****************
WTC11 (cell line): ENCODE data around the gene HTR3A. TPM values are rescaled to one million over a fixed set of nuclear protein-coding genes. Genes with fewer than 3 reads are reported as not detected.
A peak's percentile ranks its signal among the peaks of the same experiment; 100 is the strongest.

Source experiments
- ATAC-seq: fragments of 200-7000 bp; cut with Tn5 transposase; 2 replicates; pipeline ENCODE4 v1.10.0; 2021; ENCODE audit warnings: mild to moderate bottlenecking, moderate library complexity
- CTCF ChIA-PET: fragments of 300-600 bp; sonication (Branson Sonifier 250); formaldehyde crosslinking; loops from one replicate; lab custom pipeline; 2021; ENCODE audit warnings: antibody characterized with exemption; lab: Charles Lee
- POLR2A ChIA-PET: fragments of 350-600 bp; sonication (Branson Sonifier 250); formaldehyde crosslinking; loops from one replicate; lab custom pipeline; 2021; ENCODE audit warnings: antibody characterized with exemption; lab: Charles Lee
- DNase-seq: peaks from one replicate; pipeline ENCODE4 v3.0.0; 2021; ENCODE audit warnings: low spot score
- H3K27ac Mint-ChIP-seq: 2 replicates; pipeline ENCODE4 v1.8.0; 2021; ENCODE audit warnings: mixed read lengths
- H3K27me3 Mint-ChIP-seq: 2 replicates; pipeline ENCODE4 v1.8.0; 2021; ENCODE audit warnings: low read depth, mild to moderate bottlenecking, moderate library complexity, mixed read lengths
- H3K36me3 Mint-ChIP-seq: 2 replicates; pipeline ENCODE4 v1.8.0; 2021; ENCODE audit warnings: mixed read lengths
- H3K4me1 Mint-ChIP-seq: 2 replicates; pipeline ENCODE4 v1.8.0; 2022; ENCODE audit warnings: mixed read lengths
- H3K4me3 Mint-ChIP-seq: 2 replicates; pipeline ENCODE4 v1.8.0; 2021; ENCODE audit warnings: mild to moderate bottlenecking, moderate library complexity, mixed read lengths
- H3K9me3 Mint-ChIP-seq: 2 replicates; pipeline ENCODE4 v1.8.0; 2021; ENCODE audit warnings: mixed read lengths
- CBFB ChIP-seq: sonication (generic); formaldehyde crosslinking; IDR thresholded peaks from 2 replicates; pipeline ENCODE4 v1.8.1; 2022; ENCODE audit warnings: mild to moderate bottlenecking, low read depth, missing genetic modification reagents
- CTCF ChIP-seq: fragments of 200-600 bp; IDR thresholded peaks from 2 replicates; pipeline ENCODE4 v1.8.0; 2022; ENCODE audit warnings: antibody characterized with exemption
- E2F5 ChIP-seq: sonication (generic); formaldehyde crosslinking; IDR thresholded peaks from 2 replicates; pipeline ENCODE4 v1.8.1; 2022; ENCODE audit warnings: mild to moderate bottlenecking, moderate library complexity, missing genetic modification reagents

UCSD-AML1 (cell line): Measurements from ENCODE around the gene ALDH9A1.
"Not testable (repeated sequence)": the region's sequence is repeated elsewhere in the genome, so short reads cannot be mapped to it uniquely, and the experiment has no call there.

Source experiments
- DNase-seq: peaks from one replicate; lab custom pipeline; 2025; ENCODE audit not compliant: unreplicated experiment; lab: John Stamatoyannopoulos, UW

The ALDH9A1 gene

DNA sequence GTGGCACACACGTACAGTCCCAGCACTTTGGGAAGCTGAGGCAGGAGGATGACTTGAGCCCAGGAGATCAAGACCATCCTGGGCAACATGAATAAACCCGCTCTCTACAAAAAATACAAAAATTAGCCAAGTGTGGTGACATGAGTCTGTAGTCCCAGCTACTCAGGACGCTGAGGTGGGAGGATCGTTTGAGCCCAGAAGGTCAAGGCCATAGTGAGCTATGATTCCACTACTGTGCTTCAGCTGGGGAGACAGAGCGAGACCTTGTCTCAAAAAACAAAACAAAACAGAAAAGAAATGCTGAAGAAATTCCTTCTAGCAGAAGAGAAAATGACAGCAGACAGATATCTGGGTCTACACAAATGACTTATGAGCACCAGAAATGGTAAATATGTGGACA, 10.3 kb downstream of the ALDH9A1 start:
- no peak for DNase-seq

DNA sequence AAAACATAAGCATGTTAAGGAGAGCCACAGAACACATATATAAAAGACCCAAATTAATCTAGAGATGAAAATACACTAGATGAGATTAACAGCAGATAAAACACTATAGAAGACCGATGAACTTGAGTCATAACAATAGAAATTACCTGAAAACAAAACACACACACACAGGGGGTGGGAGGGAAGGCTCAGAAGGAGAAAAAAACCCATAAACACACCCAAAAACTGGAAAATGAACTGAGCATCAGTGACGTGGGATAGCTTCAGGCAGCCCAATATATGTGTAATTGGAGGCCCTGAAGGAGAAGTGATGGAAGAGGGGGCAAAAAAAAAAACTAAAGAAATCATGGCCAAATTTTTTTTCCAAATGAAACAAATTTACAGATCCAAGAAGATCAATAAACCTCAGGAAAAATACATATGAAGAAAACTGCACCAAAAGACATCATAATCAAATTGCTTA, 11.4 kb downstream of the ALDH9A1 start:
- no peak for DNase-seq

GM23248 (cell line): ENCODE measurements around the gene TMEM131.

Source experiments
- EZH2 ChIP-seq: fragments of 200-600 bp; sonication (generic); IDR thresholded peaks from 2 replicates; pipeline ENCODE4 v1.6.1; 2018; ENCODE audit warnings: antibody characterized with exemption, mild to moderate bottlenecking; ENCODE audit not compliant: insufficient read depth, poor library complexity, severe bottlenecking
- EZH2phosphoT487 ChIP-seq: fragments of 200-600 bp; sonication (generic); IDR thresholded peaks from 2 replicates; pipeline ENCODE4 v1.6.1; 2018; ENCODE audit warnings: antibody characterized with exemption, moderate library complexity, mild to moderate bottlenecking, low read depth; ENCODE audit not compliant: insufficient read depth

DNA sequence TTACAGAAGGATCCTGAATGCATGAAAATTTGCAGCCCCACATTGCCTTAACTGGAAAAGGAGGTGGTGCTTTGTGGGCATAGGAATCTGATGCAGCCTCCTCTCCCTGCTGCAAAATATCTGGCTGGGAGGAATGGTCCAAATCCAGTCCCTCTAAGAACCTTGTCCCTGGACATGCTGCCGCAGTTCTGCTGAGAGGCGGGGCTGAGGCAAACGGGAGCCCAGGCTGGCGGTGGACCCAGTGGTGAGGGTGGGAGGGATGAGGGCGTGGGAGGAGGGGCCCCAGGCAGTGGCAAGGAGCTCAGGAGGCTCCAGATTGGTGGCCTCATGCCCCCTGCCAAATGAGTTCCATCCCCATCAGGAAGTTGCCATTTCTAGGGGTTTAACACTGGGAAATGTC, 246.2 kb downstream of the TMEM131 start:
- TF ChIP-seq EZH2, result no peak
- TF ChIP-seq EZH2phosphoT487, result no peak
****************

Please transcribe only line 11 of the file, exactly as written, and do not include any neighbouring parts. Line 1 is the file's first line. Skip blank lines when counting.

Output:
- H3K4me1 Mint-ChIP-seq: 2 replicates; pipeline ENCODE4 v1.8.0; 2022; ENCODE audit warnings: mixed read lengths